It's a ...grandma!
2016 had some shining moments for me and my family but there have been some difficult moments as well. Maybe you noticed fewer posts on certain weeks or maybe you occasionally noticed a missing HZM weekend-at-a-glance post or two. If you're a regular reader of my blog then you know that I'm an open book when it comes to my life. With so many Instagram ready pictures and stories out on social media, I try to share my victories and defeats in motherhood and child rearing in hopes that maybe others can relate too. Real life and motherhood are far from perfect. There are so many times I feel like I'm treading water trying to stay afloat. With my sometimes erratic posts I thought I owed it to all of you to explain what has been happening in my world and why my blog takes a backseat on occasion.
My reality is that a very close friend of mine, one whom I've known since I was 18 years old has been battling breast cancer for a year and a half. Just before Thanksgiving she was told that the cancer had progressed to stage 4 triple negative and that it was now in her liver and lung. When she called me to share the news there was a long silence between us. What do you say to someone who is dying? Everything I could think of sounded heavily laden with BS and trivial. While at times I can be a social butterfly, I have just a small handful of friends who know EVERYTHING about me. They know about my childhood/teenage antics. They know about family drama. They know my aspirations and fears. In short, they know me! Even though these close friends are scattered around the U.S., they are people that don't need a backstory before I begin a conversation. They already know. They are my tribe; my keeper of secrets, and I love them like family. My girlfriend mentioned above is a member of my tribe. It was difficult trying to plan my son's birthday and pretending to get into the Christmas spirit when my lovely friend is dying. We talk on the phone regularly and we do what we have always done, shoot the breeze and laugh, but now we spend just as much time discussing her treatment and crying about all of it. Her current treatment is not a cure. It exists solely to buy her additional time.
To add to my crazy year, my husband and I will soon become a part of the sandwich generation. His mom will be coming to live with us within the next 3 months. After my mother-in-law decided to retire she made it seem like she was going to rock her retirement years. Instead, my husband and I noticed that other than church or church related activities, she stays home a awful lot. Her hermit-like habits have led to a drop in her weight and muscle tone, and periods of forgetfulness. To give you an example, she's locked herself out of her home 8 times last year. She calls my husband up at all hours claiming she's sick when in fact I know that she really just wants someone to talk to. I think Christmas was the "last straw" for us. Her appearance was unnerving. She was disheveled. Her normally dyed hair hadn't seen box-color in months. The woman who got "Church ready" every Sunday looked homeless. This was not the woman I met almost 20 years ago when I began dating her son.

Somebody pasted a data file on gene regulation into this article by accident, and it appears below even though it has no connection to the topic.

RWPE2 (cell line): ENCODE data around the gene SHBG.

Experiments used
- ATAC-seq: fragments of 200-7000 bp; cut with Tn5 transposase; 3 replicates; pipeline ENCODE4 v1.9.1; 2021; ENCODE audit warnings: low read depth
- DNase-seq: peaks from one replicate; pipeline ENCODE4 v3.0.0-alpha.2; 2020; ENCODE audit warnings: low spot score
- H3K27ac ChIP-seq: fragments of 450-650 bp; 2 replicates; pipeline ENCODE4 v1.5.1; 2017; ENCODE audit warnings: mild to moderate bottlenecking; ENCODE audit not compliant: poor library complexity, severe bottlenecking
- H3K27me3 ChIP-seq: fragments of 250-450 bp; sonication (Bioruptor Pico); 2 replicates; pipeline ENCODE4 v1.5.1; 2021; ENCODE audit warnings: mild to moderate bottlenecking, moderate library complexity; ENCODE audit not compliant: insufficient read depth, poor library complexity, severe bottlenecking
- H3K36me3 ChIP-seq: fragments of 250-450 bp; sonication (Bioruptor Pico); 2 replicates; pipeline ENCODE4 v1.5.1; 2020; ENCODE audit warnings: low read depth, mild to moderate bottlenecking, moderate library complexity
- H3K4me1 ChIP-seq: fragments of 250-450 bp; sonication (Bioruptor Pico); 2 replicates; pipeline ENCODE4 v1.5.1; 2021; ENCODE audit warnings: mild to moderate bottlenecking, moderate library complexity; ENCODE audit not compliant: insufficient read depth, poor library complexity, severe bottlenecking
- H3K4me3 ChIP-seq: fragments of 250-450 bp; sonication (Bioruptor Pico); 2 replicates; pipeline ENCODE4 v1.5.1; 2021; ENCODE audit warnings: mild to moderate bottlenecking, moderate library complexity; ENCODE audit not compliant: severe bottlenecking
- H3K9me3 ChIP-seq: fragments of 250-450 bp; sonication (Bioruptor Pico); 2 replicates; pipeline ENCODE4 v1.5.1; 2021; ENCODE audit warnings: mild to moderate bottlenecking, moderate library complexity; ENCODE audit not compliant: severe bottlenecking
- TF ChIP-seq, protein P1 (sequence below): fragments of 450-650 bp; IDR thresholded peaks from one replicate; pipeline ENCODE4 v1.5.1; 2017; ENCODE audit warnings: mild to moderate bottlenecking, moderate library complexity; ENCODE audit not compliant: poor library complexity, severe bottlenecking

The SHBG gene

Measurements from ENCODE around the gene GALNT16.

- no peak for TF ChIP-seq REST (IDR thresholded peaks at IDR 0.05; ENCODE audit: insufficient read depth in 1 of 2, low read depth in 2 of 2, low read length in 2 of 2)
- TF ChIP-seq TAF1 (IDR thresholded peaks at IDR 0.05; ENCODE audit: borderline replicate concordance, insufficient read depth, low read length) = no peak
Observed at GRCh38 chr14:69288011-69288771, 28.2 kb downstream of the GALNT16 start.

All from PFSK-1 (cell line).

When I told my sister about our plans of having my MIL come live with us her response was, "Do you REALLY want her to stay with you?!" She knows that my MIL and I are not friends. I am not Korean so that began my MIL's complete dislike for me from the start. In her mind, I was not good enough for her first-born son. Now that I'm a mom to a little boy, I can now see how it must have felt to her. In her mind, I was taking her baby away from her. While I had always hoped to have the kind of relationship where my MIL and I could go out to lunch together or shop til we drop, I realized after years of trying that it just wouldn't happen. I am old enough to know that sometimes in life we are called to do difficult things. Wanting or not wanting my MIL to come live with us isn't something that occurred to me. She is my husband's mom and the grandmother to my child. She is having trouble living on her own and we have the space in our home and our hearts to accommodate her. Why wouldn't we help? When I asked my son how he felt about his Halmoni (grandmother in Korean) coming to live with us he said, "She kisses me way too much but we're family, and family sticks together."
So my friends, 2017 will be a year of sticking together. I will continue to be the best friend I can be for my friend suffering from cancer. I will continue to make her laugh, console her when she's upset, and be an ear when all she wants to do is vent about how unfair this awful disease is being to her. I will pray that she is given strength, comfort and an amazing set of doctors that will help her fight. In addition, I will continue to be the best daughter-in-law I can be to my MIL. I know moving in with us will be hard for her but I'm hoping in the transition she can feel more secure and nurtured and maybe we will see glimmers of the proud woman I once knew. I hope that she will build a strong bond with my son, her only grandchild, and that maybe, just maybe, she and I can work on our relationship. While this period of change is happening, I hope you dear readers will continue to stick with me as I take on new roles and chart new territory. I'll probably have many funny and interesting stories to share.
Wherever 2017 takes you, whatever goals you have made for yourself and your family, I wish you good health, an abundance of joy, and as much happiness as your hearts and hands can hold.
Peace, love, and lots of chocolate,